This volume examines the emotional world of the early childhood classroom as it affects young children (whose emotional wellbeing is crucial to successful learning), educators (for whom teaching is never a solely cognitive act), parents, and administrators. In a culture where issues such as bullying and teacher burnout comprise major challenges to student success, this book brings together diverse voices (researchers, practitioners, children, and parents) and multiple perspectives (theoretical and personal) to refocus attention on the pivotal role of emotion in schools.
To do so, editors Samara Madrid, David Fernie, and Rebecca Kantor envision emotion as a dynamic, fluid, and negotiated construct, performed and produced in the daily lives of children and adults alike. A nuanced yet cohesive analysis, Reframing the Emotional Worlds of the Early Childhood Classroom thus presents a challenge to the overriding concern with quantifiable classroom achievement that increasingly threatens to push the emotional lives of classroom participants to the margins of educational and public discourse.
Table of Contents
Chapter 1: Introduction to reframing emotion. Samara Madrid, David E. Fernie, and Rebecca Kantor
Just Practices and Emotional Discomfort
Just Practices and Emotional Discomfort
Chapter 2: A family, a fire, and a framework: Emotions in an anti-bias school community. Caryn Park, Debbie LeeKeenan, and Heidi Given
Commentary: Patricia Ramsey
Chapter 3: Guinea pigs, Asperger’s Syndrome, and my son: When teachers struggle to recognize humanity. Steve Bialostok
Commentary: Margarita Bianco
Chapter 4: Food fight: Difficult negotiations between adults in an early childhood center. Susan Twombly
Commentary: Tamar Jacobson
Place and Spaces for Emotional Intimacy and Challenge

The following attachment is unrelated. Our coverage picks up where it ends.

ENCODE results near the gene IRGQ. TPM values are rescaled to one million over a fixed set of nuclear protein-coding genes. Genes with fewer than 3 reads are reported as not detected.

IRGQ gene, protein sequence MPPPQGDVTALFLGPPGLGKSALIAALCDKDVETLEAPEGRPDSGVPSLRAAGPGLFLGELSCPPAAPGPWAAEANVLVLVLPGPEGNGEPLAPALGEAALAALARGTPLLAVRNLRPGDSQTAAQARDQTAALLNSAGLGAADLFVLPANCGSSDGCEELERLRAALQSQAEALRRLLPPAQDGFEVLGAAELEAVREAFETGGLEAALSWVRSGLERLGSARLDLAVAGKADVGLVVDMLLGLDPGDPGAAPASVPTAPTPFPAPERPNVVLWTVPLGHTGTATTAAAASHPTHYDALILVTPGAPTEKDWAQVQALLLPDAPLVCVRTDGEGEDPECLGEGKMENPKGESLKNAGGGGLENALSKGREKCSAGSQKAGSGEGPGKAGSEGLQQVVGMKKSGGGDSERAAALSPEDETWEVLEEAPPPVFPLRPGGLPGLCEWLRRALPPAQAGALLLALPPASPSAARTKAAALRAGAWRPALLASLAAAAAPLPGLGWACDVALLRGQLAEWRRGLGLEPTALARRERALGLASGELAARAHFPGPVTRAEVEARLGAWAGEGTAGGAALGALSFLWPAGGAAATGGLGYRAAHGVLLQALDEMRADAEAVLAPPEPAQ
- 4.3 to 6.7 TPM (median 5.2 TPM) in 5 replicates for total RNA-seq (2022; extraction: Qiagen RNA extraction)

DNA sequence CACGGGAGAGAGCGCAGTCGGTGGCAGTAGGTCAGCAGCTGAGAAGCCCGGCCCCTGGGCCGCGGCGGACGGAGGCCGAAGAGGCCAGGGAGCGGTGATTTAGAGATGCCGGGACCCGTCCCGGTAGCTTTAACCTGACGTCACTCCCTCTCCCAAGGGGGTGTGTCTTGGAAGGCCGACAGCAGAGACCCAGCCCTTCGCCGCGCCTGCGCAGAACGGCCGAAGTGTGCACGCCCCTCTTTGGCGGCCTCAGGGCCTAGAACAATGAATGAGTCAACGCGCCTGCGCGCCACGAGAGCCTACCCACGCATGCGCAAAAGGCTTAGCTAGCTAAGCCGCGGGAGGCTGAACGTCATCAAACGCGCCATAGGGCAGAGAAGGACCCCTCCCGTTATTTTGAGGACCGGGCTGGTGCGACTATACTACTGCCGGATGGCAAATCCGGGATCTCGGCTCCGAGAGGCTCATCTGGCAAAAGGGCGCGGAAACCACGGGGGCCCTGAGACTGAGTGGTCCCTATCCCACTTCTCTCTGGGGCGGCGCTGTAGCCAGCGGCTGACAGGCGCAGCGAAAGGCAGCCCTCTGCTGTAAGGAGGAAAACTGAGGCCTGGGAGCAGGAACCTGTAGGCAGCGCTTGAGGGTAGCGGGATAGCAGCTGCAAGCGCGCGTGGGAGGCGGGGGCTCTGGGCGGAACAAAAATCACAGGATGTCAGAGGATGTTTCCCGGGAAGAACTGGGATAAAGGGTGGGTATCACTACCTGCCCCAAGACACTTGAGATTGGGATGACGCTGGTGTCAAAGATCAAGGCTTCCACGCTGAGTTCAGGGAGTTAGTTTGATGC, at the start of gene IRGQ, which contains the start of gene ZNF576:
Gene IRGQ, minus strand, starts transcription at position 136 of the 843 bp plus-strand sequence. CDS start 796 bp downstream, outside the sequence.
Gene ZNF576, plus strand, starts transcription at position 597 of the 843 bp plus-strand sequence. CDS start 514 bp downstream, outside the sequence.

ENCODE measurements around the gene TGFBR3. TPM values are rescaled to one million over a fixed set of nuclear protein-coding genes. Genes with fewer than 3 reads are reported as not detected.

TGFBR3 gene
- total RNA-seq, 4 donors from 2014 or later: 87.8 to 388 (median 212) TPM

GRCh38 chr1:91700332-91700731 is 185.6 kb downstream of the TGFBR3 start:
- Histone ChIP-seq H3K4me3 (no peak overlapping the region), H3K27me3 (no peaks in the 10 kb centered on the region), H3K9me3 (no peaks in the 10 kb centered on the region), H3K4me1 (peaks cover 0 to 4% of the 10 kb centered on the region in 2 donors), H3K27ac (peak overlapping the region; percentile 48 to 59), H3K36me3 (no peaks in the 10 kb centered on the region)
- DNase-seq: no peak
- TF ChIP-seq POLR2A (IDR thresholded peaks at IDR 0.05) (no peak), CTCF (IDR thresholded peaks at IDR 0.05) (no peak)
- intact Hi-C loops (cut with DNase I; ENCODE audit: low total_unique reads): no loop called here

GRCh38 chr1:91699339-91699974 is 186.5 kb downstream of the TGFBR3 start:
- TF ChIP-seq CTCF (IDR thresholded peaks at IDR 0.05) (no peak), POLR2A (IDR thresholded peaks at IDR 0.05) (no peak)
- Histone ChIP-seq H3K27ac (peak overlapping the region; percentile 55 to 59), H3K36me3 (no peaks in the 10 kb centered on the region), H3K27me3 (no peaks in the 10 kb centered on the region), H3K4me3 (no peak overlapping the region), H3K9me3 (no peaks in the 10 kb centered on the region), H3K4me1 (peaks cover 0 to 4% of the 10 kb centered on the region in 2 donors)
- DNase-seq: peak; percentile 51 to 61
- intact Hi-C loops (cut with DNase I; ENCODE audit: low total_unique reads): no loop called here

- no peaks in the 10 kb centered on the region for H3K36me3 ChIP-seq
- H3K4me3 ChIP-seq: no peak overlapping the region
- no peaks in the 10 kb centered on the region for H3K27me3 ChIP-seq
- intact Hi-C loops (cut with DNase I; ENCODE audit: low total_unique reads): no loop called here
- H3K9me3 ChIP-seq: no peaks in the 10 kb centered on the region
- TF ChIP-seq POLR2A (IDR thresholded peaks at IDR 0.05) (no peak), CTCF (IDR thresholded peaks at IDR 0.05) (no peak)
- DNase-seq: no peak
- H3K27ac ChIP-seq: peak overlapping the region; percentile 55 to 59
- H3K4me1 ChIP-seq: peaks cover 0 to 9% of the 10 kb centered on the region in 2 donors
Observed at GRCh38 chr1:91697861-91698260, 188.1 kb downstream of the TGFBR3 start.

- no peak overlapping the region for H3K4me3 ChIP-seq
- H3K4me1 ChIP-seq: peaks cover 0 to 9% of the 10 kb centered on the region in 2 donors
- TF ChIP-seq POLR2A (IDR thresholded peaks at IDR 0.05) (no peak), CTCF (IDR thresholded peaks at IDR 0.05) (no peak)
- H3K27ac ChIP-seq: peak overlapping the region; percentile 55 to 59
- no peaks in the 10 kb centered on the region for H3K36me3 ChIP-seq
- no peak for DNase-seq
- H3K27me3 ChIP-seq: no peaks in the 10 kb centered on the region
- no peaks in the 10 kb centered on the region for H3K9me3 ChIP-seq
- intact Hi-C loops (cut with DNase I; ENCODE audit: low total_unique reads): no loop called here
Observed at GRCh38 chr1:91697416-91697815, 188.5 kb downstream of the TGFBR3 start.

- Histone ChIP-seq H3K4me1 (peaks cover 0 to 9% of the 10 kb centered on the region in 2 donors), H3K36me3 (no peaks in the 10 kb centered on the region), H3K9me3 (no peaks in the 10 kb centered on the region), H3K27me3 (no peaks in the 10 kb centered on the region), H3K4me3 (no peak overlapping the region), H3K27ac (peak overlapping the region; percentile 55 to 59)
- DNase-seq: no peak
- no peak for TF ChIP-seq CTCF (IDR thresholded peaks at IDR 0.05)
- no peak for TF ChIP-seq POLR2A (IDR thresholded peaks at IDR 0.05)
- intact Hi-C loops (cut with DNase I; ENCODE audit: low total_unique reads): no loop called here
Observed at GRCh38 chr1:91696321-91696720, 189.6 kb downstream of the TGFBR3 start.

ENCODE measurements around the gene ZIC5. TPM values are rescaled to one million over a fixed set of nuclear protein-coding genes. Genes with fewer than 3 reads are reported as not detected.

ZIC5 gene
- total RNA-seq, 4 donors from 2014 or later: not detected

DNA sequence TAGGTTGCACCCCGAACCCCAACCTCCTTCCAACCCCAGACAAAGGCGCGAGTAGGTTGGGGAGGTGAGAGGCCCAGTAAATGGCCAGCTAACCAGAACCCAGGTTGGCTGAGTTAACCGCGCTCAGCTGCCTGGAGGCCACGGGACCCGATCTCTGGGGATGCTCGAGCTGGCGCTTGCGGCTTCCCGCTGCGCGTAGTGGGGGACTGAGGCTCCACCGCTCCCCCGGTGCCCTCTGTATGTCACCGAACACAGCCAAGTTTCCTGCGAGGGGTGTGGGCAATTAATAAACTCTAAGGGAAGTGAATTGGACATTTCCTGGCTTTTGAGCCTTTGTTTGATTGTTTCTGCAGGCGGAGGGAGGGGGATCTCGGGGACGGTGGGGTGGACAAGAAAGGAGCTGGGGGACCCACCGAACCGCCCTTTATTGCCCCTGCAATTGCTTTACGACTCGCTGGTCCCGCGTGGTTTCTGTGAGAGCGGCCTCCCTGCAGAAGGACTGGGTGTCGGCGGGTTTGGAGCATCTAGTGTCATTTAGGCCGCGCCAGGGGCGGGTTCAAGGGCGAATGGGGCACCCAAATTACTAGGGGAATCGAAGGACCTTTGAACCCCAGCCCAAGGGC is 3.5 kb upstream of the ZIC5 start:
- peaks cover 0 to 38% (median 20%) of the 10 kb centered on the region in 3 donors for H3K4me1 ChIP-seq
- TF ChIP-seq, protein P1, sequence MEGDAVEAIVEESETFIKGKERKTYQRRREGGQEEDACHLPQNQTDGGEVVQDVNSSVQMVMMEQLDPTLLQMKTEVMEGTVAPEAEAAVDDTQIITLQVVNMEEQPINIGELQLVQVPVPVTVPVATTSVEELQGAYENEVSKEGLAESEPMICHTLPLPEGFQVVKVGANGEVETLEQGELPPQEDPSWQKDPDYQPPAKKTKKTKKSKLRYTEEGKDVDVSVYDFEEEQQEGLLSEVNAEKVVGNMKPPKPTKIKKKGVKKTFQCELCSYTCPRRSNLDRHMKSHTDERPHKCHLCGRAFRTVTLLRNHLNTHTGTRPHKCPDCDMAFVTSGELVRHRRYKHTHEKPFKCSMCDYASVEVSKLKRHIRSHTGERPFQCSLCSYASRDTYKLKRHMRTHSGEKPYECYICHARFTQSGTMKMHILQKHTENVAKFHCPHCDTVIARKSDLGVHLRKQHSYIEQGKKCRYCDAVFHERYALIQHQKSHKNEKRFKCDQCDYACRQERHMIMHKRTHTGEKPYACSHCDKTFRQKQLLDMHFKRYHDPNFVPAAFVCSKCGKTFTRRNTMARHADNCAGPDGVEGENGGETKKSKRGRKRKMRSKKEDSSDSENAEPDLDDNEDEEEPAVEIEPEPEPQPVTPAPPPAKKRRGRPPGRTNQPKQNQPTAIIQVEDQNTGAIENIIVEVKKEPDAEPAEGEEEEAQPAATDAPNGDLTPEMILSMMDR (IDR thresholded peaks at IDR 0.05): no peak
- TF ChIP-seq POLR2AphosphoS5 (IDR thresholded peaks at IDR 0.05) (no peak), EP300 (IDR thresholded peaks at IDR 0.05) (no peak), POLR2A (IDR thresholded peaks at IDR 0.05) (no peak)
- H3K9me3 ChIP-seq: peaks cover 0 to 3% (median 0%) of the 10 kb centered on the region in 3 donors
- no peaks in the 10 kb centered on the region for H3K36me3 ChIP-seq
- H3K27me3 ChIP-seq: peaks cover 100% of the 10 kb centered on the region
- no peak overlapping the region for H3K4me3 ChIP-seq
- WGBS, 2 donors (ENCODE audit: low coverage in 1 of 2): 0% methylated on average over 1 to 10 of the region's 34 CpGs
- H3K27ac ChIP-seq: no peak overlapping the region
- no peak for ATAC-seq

Chapter 5: Recognizing, respecting and reconsidering the emotions of conflict. Ellen Hall and Alison Maher
Commentary: Mary Jane Moran
Chapter 6: How to hold a hummingbird: Using stories to make space for the emotional lives of children in a public school classroom. Melissa Tonachel
Commentary: Laurie Katz
Chapter 7: The woods as a toddler classroom: The emotional experience of challenge, connection, and caring. Dee Smith and Jeanne Goldhaber
Commentary: John Nimmo
Understanding Emotion Within Roles and Relationships
Chapter 8: Critical friends work through the emotions of beginning teaching together. David Fernie
Commentary: Barbara Seidl
Chapter 9: Emotional intersections in early childhood leadership. Nikki Baldwin
Commentary: Holly Elissa Bruno
Chapter 10: Promoting peer relations for young children with Autism Spectrum Disorder: The LEAP preschool experience. Phillip S. Strain and Edward H. Bovey
Commentary: Michelle Buchanan
Samara Madrid is an Associate Professor in the Department of Elementary and Early Education at the University of Wyoming.
David Fernie is Professor of Early Childhood Education and former Dean of Education at Wheelock College.
Rebecca Kantor is Dean of the School of Education and Human Development at Colorado University, Denver.
"This book examines the emotional world of the early childhood setting and how it affects young children. Just as an environment needs to be educationally conductive to learning, even more important is a child's emotional wellbeing within that learning environment to help them access it. If they are unhappy or unwell they will not be able to make the most of the potential for learning, no matter how outstanding the learning environment." - Martine Horvath, EYE Magazine
"As the early childhood education community is pressured to focus attention on the cognitive dimensions of development, it is heartening to have a book like Madrid, Fernie and Kantor's Reframing the Emotional Worlds of the Early Childhood Classroom. Its narratives provide wonderful examples of hitting that sweet spot that balances the professional, intellectual, and emotional. The authors remind us of our relational responsibilities in early childhood through narratives from the heart that are thoughtful, challenging, and human." - Beth Graue, Sorenson Professor of Early Childhood Education, University of Wisconsin, USA
"This book is filled with compelling stories, celebrations, confessionals--some tough to read--about the essential place of emotions in the life of the classroom. Through their multiple frames (as parent, teacher, researcher, administrator), the authors remind us that an authentic early childhood classroom works best when it's open to the emotionally-rich experiences of our real and imagined lives. Everyone learns when emotions are elicited, respected and shared, whether fear of a fire, delight in exploring the woods, confusion over the death of guinea pigs, the courage to generate conflict or the awe-some-ness of a hummingbird rescue. This book will help you pay better attention to children, their families, your colleagues and yourself." - Rebecca Staples New, Associate Professor of Education, University of North Carolina at Chapel Hill, USA